Richard Tuite Retrial Juror Felt ‘Tremendous Burden'

Peggy Chaplin, also known as Juror No. 1 in the retrial of Richard Tuite, said the jury feels pain for Stephanie Crowe's family

One of the jurors involved in the acquittal of Richard Tuite, a mentally-ill transient who spent eight years behind bars for the 1998 slaying of an Escondido girl, said serving on the retrial jury was a “tremendous burden” due to how many lives were impacted by the complicated case.

Visibly emotional, Peggy Chaplin, known in court as Juror No. 1, briefly spoke about her feelings on the case. On Friday, jurors returned a verdict for Tuite of not guilty of voluntary manslaughter, not true of using a deadly weapon, in the killing of 12-year-old Stephanie Crowe.

Chaplin said serving on the jury was very difficult. Despite the verdict, she said the jury feels extremely saddened for the Crowe family.

“All of us were aware of what a huge responsibility we had – just right from the very beginning, and we never lost sight of that, how much we were being asked to decide,” said Chaplin.

Outside the courtroom, following the reading of the verdict, Chaplin was comforted by a fellow juror, Terri Para, known as Juror No. 4.

Chaplin said the most difficult part of the retrial, which began back in late October, was hearing testimony from Stephanie’s Crowe’s family, including her mother, sister and brother.

“It was heartbreaking to watch [Stephanie’s] family having to testify,” said Chaplin, holding back tears. “We can honestly say that we never, ever lost sight of the fact that they have suffered a huge tragedy.”

The 15-year-old case of Stephanie Crowe’s slaying has been filled with twists and turns.

The young girl was brutally stabbed nine times in her bad in her family’s Escondido home. She collapsed and died in her bedroom doorway, and her bloodied body was discovered on Jan. 21, 1998.

In 2004, Tuite – a transient seen in the Crowe family’s neighborhood around the time of Stephanie’s murder – was convicted in the death of the girl. Investigators said witnesses had reported seeing Tuite walking through the Escondido neighborhood, entering homes through unlocked doors.

In 2012, a federal appeals court voided Tuite’s conviction and ordered a new trial.

During the retrial, jurors heard from many of Stephanie Crowe’s family members including her mother, Cheryl Crowe, her sister Shannon Dehesa, and her brother, Michael Crowe.

Michael was initially arrested in and charged in his sister’s murder. His friends, Aaron Houser and Joshua Treadway, were also initially deemed potential suspects.

A judge later threw out those charges levied against Michael and his friends, ruling they were based on coerced confessions of teenagers.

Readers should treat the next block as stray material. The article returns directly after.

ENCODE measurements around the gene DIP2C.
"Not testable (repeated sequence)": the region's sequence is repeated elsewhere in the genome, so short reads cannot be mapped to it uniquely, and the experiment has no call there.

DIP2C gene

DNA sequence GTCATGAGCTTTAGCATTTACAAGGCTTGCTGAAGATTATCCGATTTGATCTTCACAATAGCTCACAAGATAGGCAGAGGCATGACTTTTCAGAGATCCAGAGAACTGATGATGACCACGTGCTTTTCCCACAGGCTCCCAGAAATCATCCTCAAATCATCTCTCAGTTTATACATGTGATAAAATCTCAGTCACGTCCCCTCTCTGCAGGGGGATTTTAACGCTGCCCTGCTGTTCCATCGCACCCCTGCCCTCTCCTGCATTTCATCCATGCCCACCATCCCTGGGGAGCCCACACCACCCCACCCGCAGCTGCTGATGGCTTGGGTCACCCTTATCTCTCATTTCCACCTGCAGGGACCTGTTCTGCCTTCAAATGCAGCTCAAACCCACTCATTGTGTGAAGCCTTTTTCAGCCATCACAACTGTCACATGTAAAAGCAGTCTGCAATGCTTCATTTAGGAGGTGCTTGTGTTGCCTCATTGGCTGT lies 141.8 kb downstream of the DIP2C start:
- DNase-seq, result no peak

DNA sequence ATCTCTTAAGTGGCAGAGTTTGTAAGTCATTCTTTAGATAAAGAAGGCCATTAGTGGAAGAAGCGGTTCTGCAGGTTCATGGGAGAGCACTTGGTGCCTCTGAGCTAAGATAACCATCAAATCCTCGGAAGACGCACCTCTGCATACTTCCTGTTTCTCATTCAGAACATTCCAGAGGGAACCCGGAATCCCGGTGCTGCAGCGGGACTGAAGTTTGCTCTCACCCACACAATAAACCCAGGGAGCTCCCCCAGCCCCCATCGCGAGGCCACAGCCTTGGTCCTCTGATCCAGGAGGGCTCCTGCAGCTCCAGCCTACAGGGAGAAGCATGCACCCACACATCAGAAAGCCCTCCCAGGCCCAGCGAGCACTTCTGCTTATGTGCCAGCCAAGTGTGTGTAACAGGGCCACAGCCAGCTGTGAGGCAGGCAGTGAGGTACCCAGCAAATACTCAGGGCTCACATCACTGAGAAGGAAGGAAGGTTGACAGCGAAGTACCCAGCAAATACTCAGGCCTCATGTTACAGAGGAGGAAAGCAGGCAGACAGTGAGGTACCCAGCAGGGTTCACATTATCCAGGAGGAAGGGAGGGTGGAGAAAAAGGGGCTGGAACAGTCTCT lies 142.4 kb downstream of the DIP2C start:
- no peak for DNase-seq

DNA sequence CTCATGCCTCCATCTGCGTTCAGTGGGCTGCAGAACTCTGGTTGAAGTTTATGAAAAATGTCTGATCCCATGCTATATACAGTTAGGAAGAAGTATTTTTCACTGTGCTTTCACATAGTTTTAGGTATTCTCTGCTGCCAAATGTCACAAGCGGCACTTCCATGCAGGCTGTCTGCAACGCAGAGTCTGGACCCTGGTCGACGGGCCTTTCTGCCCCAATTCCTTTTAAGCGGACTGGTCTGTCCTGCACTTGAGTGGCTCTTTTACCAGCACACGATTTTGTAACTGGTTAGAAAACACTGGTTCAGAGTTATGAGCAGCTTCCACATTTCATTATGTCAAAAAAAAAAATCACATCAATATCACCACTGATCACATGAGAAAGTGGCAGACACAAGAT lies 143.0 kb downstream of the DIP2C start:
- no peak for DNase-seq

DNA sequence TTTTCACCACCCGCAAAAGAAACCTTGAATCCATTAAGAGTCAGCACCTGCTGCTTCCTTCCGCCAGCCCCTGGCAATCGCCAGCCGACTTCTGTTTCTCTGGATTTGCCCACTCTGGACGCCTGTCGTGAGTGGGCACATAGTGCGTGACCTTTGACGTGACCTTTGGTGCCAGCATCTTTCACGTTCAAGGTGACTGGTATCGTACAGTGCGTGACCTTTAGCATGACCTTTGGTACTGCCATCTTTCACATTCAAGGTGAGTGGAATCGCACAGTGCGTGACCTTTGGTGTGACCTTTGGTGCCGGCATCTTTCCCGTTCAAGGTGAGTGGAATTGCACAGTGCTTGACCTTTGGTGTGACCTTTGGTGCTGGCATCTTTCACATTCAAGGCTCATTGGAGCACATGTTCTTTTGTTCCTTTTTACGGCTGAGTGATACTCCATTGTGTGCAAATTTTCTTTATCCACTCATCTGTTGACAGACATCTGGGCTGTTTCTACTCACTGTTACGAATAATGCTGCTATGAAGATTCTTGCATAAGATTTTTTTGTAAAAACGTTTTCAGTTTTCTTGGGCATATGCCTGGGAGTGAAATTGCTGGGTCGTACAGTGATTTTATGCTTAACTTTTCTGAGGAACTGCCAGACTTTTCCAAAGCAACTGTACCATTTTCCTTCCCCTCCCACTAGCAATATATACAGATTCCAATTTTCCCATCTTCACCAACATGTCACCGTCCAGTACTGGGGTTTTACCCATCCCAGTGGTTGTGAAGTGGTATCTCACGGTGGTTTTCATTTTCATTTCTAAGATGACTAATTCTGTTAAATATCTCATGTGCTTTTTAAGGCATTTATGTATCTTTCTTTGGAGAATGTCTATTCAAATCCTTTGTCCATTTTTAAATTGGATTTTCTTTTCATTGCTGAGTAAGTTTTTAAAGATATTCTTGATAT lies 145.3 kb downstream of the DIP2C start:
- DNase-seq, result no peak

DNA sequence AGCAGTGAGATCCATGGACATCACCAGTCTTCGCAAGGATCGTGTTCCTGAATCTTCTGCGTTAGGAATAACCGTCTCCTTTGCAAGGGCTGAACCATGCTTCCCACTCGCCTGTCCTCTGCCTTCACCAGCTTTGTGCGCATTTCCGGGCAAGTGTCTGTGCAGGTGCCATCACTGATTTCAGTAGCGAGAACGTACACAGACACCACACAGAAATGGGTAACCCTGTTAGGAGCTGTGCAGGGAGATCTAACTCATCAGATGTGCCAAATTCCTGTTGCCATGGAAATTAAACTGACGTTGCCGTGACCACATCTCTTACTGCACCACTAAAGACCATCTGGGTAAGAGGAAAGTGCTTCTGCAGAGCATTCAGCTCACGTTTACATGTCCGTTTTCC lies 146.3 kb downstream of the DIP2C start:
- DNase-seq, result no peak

Ultimately, Michael was ruled factually innocent in the case.

Still, retrial jurors heard the confession taped in 1998 of Treadway confessing to the murder, along with the defense team’s theory that Michael, Treadway and Houser were responsible for Stephanie’s death.

Despite that evidence concerning Michael and his friends, both Chaplin and Para agreed that the retrial jury never honed in on them as suspects, saying the jury was never there to decide their fate, but rather the fate of Tuite.

“The boys were not on trial. This was not a trial looking at them, it was Richard Tuite that was on trial,” said Chaplin. “We were to be judging by the evidence presented in the courtroom and only as it related to Richard Tuite.”

In the end, Tuite’s attorney, Brad Patton, said he and his client were very happy with the verdict.

“Richard was emotional, as it related to this. It’s been a long time,” Patton said. “He’s a quiet person – that’s his personality – but he was very emotional as it related to this verdict and he’s very excited to get back with his family.”

Patton said Tuite’s family, including her sister, Kerri Licon, mother and stepfather, all plan to provide support for Tuite and take him in once he’s released from jail.

“Richard will have a normal life, with his family,” the attorney added.

A sheriff's department official told NBC 7 Tuite will remain in jail over the weekend and will likely be released Monday, as his release paperwork is still being processed.

The California Department of Corrections and Rehabilitation said that once the court order of release is received, Tuite will be processed at the California Institute for Men in Chino, Calif., where he was last held. There, officials will have up to five days to process and release Tuite.

Patton believes Tuite was found not guilty because of two main points.

“There was no evidence that Richard Tuite ever entered the Crowe house at all, and the fact that there was a very valid confession made by Treadway and Michael Crowe,” said Patton.

“I believe this whole thing was an injustice. Without question, I have always believed very strongly that Richard Tuite did not commit this offense,” he added.

Like the jurors, Patton said he too feels for the Crowe family.

“This is the greatest tragedy a family could possibly ever encounter, no question about that. My heart goes out to them, as to the circumstances and what they’ve had to deal with, and what they’ve had to live through in this case. I hope they’re able to move on and live a productive and meaningful life,” the attorney said.

For their part, the Crowe family was angry over Tuite’s acquittal Friday.

Stephanie’s mother told NBC 7 it’s only a matter of time before Richard Tuite kills again. She still believes he is not innocent.

“I’m sure [the jury] will regret their verdict once he kills somebody else. It’s only a matter of time. So lock your doors," she warned. “He’s already killed my daughter. It’s just a matter of time before he does it to someone else’s child.”

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